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Posts: 1
Registered: ‎08-22-2018

580ex ii sync issue

[ Edited ]
EDIT ON THE BELOW
 
After a little bit more fiddling and messing around with settings I switched over to maual flash mode and have found that the sync issue only occures when using the built in ETTL mode!
 
I shall keep at it until I have figured out the issue!
 
ORIGINAL
 
Hi all!
 
I'm having a bit of a frustrating issue plaguing me! I have a canon 580ex ii that seems to be out of sync with my 7d mkii in some way.
 
When I take a shot the speedlight fires but the camera does not capture the flash, the exposure stays the same for the shot with flash and the shot without. It feels almost as if there is a timing issue.
 
I have tried 1st curtain, 2nd curtain and Hss all set to 1/250 as well as 1/200.
 
I have tried factory resetting the flash as well as the camera.
 
I have tried multiple ISO/shutter?aperture combinations.
 
I have turned off red eye reduction as apparently this also causes an issue sometimes.
 
It was working fine until a few days ago. Also related to the flash and probably related to the issue is that it sometimes does not register that batteries still have charge when in fact they are still full! Only putting the batteries in the charger and then back in the flash causes the flash to work again.
 
Many thanks if anyone has any info on this issue?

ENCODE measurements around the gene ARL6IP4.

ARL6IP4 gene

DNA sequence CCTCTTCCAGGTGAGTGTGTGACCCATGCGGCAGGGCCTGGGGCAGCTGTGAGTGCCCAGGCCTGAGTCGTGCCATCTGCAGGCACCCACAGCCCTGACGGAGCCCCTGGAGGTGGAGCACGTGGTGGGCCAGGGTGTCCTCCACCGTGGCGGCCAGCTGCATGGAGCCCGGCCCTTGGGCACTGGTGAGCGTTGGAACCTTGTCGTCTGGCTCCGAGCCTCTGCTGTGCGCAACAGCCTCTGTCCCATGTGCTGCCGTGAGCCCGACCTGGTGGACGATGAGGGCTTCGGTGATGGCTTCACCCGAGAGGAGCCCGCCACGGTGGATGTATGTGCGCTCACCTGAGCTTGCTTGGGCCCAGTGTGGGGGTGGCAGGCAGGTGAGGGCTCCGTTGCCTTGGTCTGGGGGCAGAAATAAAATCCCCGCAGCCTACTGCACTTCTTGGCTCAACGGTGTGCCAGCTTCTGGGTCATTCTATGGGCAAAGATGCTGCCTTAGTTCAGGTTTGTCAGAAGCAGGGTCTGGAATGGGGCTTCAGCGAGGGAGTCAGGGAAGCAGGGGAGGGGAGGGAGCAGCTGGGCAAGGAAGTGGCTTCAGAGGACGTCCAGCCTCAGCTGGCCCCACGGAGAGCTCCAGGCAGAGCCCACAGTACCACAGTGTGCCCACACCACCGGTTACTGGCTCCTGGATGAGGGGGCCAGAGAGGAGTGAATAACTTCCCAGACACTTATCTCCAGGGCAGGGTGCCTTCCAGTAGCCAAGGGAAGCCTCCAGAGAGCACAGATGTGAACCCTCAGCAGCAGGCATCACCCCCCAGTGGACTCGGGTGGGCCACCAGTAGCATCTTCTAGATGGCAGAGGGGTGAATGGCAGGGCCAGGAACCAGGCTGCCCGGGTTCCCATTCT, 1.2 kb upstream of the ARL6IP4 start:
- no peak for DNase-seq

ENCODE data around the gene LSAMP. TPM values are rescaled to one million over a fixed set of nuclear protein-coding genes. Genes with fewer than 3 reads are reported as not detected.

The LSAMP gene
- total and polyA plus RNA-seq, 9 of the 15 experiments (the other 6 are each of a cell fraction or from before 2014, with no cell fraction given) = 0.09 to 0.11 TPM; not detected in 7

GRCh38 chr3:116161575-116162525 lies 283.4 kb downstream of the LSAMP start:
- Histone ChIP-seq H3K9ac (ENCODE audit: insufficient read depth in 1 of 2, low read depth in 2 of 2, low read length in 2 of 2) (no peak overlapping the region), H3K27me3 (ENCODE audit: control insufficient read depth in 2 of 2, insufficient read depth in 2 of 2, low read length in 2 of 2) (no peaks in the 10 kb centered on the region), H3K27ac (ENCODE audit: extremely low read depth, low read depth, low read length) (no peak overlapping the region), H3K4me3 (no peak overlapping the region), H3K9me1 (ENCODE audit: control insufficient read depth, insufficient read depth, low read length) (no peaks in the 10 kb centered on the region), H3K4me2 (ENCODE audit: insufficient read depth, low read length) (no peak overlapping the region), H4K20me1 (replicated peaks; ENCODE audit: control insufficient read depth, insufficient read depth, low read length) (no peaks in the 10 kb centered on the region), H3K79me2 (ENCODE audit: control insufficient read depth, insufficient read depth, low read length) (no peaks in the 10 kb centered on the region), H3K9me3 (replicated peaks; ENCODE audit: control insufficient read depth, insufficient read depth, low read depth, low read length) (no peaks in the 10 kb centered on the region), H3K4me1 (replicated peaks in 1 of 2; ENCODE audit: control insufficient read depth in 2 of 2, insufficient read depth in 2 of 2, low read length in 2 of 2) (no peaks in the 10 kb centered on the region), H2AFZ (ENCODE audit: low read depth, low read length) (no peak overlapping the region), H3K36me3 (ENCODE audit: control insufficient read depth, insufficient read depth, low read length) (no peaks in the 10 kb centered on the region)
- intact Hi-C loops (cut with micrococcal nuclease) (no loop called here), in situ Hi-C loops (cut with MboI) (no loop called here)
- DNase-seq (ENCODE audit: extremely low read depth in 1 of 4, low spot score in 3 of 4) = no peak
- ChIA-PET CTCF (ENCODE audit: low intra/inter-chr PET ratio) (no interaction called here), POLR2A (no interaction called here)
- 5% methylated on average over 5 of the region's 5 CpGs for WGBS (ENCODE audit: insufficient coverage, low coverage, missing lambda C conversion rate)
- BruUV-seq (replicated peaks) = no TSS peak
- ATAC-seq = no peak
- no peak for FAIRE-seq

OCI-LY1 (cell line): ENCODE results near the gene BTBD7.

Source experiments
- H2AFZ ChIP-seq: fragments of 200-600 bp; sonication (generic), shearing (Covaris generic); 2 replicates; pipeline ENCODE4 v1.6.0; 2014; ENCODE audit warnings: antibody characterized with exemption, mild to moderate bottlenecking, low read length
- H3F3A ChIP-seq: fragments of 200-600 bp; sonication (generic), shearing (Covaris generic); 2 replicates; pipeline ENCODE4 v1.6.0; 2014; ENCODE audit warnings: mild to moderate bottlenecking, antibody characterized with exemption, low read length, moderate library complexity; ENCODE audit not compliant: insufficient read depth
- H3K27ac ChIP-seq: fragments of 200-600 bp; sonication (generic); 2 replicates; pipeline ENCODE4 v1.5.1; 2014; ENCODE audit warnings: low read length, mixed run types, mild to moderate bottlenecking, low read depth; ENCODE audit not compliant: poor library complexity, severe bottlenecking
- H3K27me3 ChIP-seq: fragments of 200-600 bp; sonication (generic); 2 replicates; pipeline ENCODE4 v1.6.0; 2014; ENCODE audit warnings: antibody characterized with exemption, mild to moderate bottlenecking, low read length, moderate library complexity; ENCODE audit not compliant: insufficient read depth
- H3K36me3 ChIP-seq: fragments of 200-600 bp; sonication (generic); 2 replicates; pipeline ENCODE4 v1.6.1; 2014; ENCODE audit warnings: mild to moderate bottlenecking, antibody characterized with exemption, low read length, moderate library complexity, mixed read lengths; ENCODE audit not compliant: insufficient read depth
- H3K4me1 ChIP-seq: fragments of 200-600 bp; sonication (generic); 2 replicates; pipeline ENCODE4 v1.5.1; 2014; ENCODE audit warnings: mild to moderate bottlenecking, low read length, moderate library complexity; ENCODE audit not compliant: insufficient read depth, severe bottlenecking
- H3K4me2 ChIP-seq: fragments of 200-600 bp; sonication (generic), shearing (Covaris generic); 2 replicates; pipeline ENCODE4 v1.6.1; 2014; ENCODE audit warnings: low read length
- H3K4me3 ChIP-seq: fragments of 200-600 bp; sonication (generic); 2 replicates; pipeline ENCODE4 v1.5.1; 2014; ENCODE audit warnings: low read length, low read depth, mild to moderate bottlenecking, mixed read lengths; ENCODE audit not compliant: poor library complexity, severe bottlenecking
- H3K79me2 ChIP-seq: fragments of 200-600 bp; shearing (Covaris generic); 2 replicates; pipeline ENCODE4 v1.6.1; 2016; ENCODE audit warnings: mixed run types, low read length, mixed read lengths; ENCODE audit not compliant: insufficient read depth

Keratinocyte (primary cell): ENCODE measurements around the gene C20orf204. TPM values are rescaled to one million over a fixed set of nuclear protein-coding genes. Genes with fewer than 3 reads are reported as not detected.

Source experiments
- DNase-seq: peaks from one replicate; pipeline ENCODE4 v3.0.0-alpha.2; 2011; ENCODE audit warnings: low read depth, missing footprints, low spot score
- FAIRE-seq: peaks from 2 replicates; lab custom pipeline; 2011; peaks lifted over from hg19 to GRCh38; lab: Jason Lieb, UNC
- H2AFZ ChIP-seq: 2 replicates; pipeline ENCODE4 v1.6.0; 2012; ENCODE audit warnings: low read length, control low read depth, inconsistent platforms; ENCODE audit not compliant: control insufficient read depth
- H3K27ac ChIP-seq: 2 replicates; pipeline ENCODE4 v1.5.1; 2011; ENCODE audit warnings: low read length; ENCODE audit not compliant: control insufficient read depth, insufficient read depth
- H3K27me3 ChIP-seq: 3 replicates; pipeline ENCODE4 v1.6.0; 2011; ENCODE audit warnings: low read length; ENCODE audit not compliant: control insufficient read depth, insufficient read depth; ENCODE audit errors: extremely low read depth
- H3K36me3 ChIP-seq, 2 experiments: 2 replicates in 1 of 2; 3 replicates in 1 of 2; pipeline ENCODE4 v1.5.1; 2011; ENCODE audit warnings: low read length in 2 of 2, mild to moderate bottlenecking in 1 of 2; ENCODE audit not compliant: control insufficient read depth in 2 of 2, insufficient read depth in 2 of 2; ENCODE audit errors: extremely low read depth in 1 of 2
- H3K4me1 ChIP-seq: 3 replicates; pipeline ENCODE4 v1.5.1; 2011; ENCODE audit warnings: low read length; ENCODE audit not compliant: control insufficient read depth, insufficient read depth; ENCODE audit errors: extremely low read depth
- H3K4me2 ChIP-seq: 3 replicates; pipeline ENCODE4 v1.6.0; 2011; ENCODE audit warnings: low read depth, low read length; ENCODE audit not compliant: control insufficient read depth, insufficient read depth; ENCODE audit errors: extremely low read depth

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Reputable Contributor
Posts: 759
Registered: ‎06-11-2013

Re: 580ex ii sync issue

[ Edited ]

You need basic understanding of how the Speedlites and ETTL are designed and intended to work...

 

When you set the Speedlite to ETTL/ETTL II and set your camera to any of the AE or auto exposure modes (Av, Tv, P or Manual with Auto ISO), the flash will fire as FILL.... at a reduced output. The camera calculate auto exposure based upon ambient light, as if the flash weren't there, and the flash will fire at approx. -1.66 stops to provide fill and open up shadows.

 

If you set the Speedlite to ETTL/ETTL II and set your camera to manual exposure mode (M... without Auto ISO), the flash will fire FULL. The flash fires a pre-flash (1/64 power) that the camera measures and they use to determine a correct exposure, then fires the actual flash at the appropriate output to fully illuminate the subject. These two pops of the flash happen so quickly that it often seems like a single one. The camera ignores ambient light conditions (for the large part), as if only the flash were providing all the illumination. For all practical purposes, this is another AE mode, even though the camera is set to M (without Auto ISO).

 

In both modes, you can dial flash power up or down using the dial on the rear of the flash.  This is called Flash Exposure Compensation (with many cameras it also can be set via the camera's controls... it's the same as Exposure Compensation you might do when shooting without flash, except that E.C. only applies to AE modes, not to M.)